Previous William Thomas Sherman Info Page postings, quotes, observations, etc.
[Ch. 8] "We who carry about our very soul, our very body, exposed in this world to injury from all, and exhibit patience under that injury; shall we be hurt at the loss of less important things? Far from a servant of Christ be such a defilement as that the patience which has been prepared for greater temptations should forsake him in frivolous ones. If one attempt to provoke you by manual violence, the monition of the Lord is at hand: 'To him,' He says, 'who smites you on the face, turn the other cheek likewise.' [Matthew 5:39] Let outrageousness be wearied out by your patience. Whatever that blow may be, conjoined with pain and contumely, it shall receive a heavier one from the Lord. You wound that outrageous one more by enduring: for he will be beaten by Him for whose sake you endure. If the tongue's bitterness break out in malediction or reproach, look back at the saying, 'When they curse you, rejoice.' The Lord Himself was 'cursed' in the eye of the law; and yet is He the only Blessed One. Let us servants, therefore, follow our Lord closely; and be cursed patiently, that we may be able to be blessed. If I hear with too little equanimity some wanton or wicked word uttered against me, I must of necessity either myself retaliate the bitterness, or else I shall be racked with mute impatience. When, then, on being cursed, I smite (with my tongue,) how shall I be found to have followed the doctrine of the Lord, in which it has been delivered that 'a man is defiled, not by the defilements of vessels, but of the things which are sent forth out of his mouth.' Again, it is said that 'impeachment awaits us for every vain and needless word.' It follows that, from whatever the Lord keeps us, the same He admonishes us to bear patiently from another. I will add (somewhat) touching the pleasure of patience. For every injury, whether inflicted by tongue or hand, when it has lighted upon patience, will be dismissed with the same fate as, some weapon launched against and blunted on a rock of most steadfast hardness. For it will wholly fall then and there with bootless and fruitless labour; and sometimes will recoil and spend its rage on him who sent it out, with retorted impetus. No doubt the reason why any one hurts you is that you may be pained; because the hurter's enjoyment consists in the pain of the hurt. When, then, you have upset his enjoyment by not being pained, he must needs he pained by the loss of his enjoyment. Then you not only go unhurt away, which even alone is enough for you; but gratified, into the bargain, by your adversary's disappointment, and revenged by his pain. This is the utility and the pleasure of patience..."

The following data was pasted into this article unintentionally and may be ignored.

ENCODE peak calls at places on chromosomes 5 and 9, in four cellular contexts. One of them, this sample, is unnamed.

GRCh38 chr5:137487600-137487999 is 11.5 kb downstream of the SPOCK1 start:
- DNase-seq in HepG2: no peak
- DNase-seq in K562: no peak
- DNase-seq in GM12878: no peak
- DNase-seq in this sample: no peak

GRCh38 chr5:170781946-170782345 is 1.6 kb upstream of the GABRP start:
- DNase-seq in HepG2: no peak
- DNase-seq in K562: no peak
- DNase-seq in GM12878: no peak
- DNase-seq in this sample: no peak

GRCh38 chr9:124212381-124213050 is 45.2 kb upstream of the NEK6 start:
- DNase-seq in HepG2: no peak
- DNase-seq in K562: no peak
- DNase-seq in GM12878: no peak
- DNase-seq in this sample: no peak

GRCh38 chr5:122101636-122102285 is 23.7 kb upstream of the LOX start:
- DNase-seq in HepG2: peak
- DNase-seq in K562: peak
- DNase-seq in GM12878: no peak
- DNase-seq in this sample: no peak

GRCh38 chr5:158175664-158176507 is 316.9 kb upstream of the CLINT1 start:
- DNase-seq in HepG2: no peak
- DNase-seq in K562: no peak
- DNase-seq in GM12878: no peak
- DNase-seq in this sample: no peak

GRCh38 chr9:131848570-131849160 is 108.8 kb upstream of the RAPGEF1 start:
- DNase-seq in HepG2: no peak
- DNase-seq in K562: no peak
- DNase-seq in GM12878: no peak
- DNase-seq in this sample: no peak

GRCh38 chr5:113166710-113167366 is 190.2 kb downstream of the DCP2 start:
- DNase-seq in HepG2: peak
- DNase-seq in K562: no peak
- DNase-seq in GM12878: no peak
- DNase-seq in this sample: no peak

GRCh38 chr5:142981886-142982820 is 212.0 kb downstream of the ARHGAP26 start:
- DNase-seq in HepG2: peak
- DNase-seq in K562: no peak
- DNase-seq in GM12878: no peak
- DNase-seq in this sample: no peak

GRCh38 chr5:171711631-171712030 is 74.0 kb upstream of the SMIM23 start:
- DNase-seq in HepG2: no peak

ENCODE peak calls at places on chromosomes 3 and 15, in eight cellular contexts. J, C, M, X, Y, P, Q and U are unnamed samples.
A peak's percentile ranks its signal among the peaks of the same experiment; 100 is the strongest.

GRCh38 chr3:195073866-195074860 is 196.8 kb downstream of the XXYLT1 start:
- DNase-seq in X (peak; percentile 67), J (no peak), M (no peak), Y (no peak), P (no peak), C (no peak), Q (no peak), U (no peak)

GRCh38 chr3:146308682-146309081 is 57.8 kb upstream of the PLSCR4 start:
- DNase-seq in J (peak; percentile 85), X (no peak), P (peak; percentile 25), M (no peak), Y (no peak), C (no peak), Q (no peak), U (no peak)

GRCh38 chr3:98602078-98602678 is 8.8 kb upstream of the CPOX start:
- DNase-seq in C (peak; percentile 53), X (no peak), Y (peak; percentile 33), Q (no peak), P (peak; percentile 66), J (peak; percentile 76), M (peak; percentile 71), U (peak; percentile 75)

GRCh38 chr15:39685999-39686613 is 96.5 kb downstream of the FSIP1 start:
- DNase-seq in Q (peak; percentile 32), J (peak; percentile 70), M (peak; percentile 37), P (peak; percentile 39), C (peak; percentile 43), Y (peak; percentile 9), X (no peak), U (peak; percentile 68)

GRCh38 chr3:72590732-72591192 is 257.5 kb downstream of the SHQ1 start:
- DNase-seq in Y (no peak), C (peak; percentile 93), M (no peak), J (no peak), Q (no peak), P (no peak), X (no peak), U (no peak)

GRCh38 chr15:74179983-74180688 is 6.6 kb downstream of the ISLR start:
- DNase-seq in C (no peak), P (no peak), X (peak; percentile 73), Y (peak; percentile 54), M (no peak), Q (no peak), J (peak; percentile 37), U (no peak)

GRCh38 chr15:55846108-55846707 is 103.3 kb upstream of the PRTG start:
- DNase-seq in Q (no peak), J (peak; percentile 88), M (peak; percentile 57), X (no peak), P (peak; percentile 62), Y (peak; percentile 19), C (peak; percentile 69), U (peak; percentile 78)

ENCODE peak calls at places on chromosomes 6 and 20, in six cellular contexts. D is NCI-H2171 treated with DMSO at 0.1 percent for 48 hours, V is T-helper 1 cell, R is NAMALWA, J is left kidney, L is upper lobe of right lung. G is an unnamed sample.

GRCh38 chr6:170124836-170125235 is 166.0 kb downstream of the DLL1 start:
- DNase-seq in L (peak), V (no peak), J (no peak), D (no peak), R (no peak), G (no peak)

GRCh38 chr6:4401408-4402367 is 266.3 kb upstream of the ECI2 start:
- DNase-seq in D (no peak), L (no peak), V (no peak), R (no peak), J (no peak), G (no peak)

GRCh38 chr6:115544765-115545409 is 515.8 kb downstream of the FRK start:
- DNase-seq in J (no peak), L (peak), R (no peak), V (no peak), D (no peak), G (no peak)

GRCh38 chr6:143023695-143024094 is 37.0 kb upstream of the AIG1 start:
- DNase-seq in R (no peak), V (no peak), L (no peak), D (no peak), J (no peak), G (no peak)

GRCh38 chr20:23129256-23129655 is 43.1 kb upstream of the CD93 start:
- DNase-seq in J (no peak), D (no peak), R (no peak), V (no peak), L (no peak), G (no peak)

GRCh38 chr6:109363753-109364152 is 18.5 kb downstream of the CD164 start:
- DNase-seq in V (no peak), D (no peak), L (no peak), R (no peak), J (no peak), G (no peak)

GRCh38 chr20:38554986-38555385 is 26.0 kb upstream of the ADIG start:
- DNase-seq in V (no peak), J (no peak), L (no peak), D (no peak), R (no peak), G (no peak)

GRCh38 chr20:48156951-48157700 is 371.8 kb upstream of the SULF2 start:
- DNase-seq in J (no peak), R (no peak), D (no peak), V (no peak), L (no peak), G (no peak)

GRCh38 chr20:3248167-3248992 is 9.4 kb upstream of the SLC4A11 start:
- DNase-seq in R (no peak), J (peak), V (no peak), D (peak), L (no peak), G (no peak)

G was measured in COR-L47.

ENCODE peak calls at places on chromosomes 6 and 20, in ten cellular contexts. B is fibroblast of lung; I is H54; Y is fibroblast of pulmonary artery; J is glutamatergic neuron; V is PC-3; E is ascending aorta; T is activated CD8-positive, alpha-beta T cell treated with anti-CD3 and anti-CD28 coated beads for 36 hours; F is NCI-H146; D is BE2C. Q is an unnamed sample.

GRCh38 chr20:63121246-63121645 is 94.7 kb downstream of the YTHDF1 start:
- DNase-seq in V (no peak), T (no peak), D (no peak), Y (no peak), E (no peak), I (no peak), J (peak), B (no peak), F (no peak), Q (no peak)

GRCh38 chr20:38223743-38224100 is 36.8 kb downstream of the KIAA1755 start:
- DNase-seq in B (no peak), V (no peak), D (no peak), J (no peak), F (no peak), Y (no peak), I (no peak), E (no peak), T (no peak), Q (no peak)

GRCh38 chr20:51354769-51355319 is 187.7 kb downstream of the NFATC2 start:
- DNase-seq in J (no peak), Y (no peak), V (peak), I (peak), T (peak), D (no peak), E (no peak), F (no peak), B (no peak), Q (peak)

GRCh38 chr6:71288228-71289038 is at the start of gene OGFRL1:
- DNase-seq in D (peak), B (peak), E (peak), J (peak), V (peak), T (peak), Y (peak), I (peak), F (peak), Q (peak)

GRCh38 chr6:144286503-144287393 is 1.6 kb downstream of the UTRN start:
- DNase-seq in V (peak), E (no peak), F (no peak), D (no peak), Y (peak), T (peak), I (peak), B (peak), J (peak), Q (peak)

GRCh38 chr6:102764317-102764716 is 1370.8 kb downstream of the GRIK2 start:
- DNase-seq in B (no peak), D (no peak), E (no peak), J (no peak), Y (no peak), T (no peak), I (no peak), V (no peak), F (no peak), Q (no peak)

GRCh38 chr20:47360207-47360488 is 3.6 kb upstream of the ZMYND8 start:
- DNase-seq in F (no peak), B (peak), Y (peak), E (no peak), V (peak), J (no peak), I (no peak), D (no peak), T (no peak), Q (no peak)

[Ch. 11] "After these principal material causes of impatience, registered to the best of our ability, why should we wander out of our way among the rest—what are found at home, what abroad? Wide and diffusive is the Evil One's operation, hurling manifold irritations of our spirit, and sometimes trifling ones, sometimes very great. But the trifling ones you may contemn from their very littleness; to the very great ones you may yield in regard of their overpoweringness. Where the injury is less, there is no necessity for impatience; but where the injury is greater, there more necessary is the remedy for the injury—patience. Let us strive, therefore, to endure the inflictions of the Evil One, that the counter-zeal of our equanimity may mock the zeal of the foe. If, however, we ourselves, either by imprudence or else voluntarily, draw upon ourselves anything, let us meet with equal patience what we have to blame ourselves for. Moreover, if we believe that some inflictions are sent on us by the Lord, to whom should we more exhibit patience than to the Lord? Nay, He teaches us to give thanks and rejoice, over and above, at being thought worthy of divine chastisement. 'Whom I love,' says He, 'I chasten.' O blessed servant, on whose amendment the Lord is intent! With whom He deigns to be angry! Whom He does not deceive by dissembling His reproofs! On every side, therefore, we are bound to the duty of exercising patience, from whatever quarter, either by our own errors or else by the snares of the Evil One, we incur the Lord's reproofs. Of that duty great is the reward—namely, happiness. For whom but the patient has the Lord called happy, in saying, 'Blessed are the poor in spirit, for theirs is the kingdom of the heavens?' [Matthew 5:3] No one, assuredly, is 'poor in spirit,' except he be humble. Well, who is humble, except he be patient? For no one can abase himself without patience, in the first instance, to bear the act of abasement. 'Blessed,' says He, 'are the weepers and mourners.' [Matthew 5:4] Who, without patience, is tolerant of such unhappinesses? And so to such, 'consolation' and 'laughter' are promised. 'Blessed are the gentle:' [Matthew 5:5] under this term, surely, the impatient cannot possibly be classed. Again, when He marks 'the peacemakers' [Matthew 5:9] with the same title of felicity, and names them 'sons of God,' pray have the impatient any affinity with 'peace?' Even a fool may perceive that. When, however, He says, 'Rejoice and exult, as often as they shall curse and persecute you; for very great is your reward in heaven,' of course it is not to the impatience of exultation that He makes that promise; because no one will 'exult' in adversities unless he have first learned to contemn them; no one will contemn them unless he have learned to practise patience..."